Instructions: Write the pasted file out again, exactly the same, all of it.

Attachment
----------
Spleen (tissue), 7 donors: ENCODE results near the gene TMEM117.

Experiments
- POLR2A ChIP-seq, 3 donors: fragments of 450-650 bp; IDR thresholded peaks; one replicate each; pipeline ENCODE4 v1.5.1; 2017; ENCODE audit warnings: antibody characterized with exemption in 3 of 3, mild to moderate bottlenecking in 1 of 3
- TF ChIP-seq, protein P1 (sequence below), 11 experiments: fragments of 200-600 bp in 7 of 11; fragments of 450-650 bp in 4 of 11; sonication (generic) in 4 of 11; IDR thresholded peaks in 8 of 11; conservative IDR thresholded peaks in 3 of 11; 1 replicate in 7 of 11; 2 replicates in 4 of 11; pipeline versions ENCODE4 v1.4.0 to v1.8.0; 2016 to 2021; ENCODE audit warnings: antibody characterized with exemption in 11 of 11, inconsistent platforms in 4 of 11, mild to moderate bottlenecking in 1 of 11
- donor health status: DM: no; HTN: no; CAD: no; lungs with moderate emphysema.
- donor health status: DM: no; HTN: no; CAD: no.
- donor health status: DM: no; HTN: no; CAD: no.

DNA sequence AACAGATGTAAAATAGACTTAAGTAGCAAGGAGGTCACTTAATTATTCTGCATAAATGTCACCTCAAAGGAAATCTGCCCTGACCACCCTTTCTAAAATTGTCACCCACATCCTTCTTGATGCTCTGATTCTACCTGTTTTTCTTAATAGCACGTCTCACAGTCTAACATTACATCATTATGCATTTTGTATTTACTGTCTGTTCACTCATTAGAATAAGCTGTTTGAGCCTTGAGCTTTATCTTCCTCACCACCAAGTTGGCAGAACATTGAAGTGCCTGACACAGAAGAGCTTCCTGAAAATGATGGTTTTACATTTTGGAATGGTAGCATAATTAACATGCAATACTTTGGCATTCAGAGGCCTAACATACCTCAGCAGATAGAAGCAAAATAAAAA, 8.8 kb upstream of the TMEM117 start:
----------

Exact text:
Spleen (tissue), 7 donors: ENCODE results near the gene TMEM117.

Experiments
- POLR2A ChIP-seq, 3 donors: fragments of 450-650 bp; IDR thresholded peaks; one replicate each; pipeline ENCODE4 v1.5.1; 2017; ENCODE audit warnings: antibody characterized with exemption in 3 of 3, mild to moderate bottlenecking in 1 of 3
- TF ChIP-seq, protein P1 (sequence below), 11 experiments: fragments of 200-600 bp in 7 of 11; fragments of 450-650 bp in 4 of 11; sonication (generic) in 4 of 11; IDR thresholded peaks in 8 of 11; conservative IDR thresholded peaks in 3 of 11; 1 replicate in 7 of 11; 2 replicates in 4 of 11; pipeline versions ENCODE4 v1.4.0 to v1.8.0; 2016 to 2021; ENCODE audit warnings: antibody characterized with exemption in 11 of 11, inconsistent platforms in 4 of 11, mild to moderate bottlenecking in 1 of 11
- donor health status: DM: no; HTN: no; CAD: no; lungs with moderate emphysema.
- donor health status: DM: no; HTN: no; CAD: no.
- donor health status: DM: no; HTN: no; CAD: no.

DNA sequence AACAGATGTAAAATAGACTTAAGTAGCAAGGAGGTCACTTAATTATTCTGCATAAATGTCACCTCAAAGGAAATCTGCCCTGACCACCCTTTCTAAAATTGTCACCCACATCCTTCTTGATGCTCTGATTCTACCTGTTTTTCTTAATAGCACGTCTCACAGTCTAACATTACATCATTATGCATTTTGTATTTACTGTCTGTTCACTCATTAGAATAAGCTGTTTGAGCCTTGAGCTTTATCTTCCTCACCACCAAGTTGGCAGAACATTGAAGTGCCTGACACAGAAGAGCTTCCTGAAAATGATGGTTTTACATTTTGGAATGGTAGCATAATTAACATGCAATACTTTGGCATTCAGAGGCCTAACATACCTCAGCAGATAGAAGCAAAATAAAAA, 8.8 kb upstream of the TMEM117 start: